Curious how to seal your Minnesota criminal record? Contact MGM Law Office for a free initial consultation at (612) 424-0855.
If you were charged criminally but were never found guilty, you still may have a criminal record that appears on a criminal background check. If so, seeking an expungement may be in your best interest. This process can be complicated. However, seeking the advice of a Maple Grove expungement attorney can be beneficial to assist you throughout the process. Contact MGM Law Office for a free initial consultation at (612) 424-0855.
What is an expungement?
An expungement is the process by which the court can seal a person’s criminal records. For example, you were charged criminally in a matter from Champlin, Minnesota and the case was never adjudicated. In fact, the case was eventually dismissed by the State of Minnesota. However, you have been applying for a new job and the potential employer is questioning why you have a criminal charge stemming from Champlin, Minnesota on your background check. In this case, you may seek a court order sealing your criminal records and prohibiting disclosure of their existence or their opening except under court order or statutory authority.
What does this mean for you when seeking the expungement court order?
If your request for expungement is granted by the court, then your criminal record will not be available to the general public. An expungement does not mean that your criminal records are destroyed or that a law enforcement agency, prosecution, or correctional authority may not be able to access the record in the future.
How do I qualify for an expungement in Minnesota?
Minnesota has established two primary methods for seeking a court order to seal criminal records.
- Minnesota Statute chapter 609A provides that an individual may seek an expungement of criminal records if:
- the charges were dismissed, you were found not guilty, or the case did not otherwise result in a conviction;
- you were charged with certain controlled substance offenses and the proceedings have been dismissed and discharged;
- you were a juvenile prosecuted as an adult; or
- the Board of Pardons has granted you a pardon extraordinary.
- The court may exercise its inherent authority and issue a court order sealing your criminal records.
- The court typically is reluctant to exercise this authority and usually only does so for lower level crimes. In addition, the court must be persuaded that the individual seeking the expungement has undergone rehabilitation and that the benefit of the expungement outweighs the disadvantage to the public and the burden on the court.
Other important information to consider before seeking an expungement in Minnesota?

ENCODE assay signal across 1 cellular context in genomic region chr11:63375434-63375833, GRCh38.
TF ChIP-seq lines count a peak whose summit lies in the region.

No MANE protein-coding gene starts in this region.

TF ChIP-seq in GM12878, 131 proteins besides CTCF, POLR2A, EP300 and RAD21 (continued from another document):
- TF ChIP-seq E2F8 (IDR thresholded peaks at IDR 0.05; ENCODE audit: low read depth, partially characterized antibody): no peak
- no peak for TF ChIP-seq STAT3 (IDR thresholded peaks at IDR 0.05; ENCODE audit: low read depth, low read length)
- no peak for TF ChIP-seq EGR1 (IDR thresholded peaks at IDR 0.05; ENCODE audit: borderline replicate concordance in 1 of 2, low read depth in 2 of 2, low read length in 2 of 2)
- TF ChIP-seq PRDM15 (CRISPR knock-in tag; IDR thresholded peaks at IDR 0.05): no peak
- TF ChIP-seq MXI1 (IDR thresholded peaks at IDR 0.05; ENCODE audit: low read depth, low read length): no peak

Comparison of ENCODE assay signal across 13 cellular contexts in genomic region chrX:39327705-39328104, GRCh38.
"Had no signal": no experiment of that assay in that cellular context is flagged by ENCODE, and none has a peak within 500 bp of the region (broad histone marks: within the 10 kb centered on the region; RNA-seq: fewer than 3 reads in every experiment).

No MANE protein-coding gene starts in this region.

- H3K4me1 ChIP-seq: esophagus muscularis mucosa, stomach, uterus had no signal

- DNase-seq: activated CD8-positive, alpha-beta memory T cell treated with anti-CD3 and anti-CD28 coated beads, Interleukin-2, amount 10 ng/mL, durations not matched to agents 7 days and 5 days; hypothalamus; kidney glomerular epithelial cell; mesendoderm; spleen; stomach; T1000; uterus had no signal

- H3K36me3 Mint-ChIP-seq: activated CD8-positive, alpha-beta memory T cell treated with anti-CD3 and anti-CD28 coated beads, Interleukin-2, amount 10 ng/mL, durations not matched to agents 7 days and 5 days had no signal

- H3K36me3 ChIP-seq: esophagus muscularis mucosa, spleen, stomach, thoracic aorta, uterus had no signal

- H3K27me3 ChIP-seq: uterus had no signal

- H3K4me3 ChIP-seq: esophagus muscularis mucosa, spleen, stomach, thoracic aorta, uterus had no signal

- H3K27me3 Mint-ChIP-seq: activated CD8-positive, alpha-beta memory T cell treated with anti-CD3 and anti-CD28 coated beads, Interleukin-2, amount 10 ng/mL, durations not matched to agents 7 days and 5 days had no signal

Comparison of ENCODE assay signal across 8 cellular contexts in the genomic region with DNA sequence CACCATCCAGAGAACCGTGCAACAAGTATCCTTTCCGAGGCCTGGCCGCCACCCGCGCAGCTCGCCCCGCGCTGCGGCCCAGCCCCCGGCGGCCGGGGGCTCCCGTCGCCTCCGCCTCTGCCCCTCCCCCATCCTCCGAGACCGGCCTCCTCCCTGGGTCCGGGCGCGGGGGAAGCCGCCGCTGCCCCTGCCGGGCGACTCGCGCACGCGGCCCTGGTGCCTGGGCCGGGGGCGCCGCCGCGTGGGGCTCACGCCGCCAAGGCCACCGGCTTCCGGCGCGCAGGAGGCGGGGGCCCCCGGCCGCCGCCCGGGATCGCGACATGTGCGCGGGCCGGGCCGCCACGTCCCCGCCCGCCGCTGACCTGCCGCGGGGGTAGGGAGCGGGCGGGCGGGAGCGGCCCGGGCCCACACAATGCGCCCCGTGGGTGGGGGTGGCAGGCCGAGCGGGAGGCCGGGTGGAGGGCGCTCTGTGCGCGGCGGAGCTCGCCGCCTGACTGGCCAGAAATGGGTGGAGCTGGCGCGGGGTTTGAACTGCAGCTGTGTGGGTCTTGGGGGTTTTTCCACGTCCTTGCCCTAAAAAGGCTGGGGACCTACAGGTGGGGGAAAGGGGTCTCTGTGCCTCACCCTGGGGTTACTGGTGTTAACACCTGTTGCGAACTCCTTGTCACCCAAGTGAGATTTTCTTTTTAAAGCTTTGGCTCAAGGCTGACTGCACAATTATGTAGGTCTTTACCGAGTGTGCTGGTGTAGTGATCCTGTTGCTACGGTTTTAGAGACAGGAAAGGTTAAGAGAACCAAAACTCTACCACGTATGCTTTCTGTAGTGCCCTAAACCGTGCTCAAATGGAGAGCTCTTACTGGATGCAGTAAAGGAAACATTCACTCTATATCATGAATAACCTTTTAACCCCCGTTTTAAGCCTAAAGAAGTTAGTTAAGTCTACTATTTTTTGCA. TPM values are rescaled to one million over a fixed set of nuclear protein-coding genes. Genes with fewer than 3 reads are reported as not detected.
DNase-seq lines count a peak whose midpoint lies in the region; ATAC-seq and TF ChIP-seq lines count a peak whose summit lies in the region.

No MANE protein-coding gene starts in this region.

- An order expunging (sealing) a conviction may provide only for expungement of the record held by state courts and may not expunge records held by state or local law enforcement and prosecution agencies.
- The process can take several months and will require the preparation of documents, filing a petition with the court, provide a copy of a document(s) to all relevant agencies, and personally attend a court hearing.
- You should also anticipate a filing fee in the county that you will be seeking the court order. Filing fees vary by each county and are generally several hundred dollars. Please note that you may qualify for a fee waiver. This is commonly referred to as an In Forma Pauperis request.
- Remember, even if you are successful, old information held by outside entities will not instantly vanish as a Minnesota court order may not persuade an out of state private organization to seal your information (e.g., the internet holds massive amounts of old information).
The expungement process is often complex and confusing. A Maple Grove expungement attorney can advise and work with you through the process. If you are considering an expungement (sealing) of your criminal record in Minnesota or have questions, please do not hesitate to contact MGM Law Office for a free initial consultation at (612) 424-0855.
The information on this website is for general information purposes only. Nothing on this page or any associated pages, documents, comments, answers, emails, or other communications should not be taken as and is not legal advice for any individual case or situation. The information on this website is not intended to create, and the receipt or viewing of such information does not constitute, an attorney-client relationship.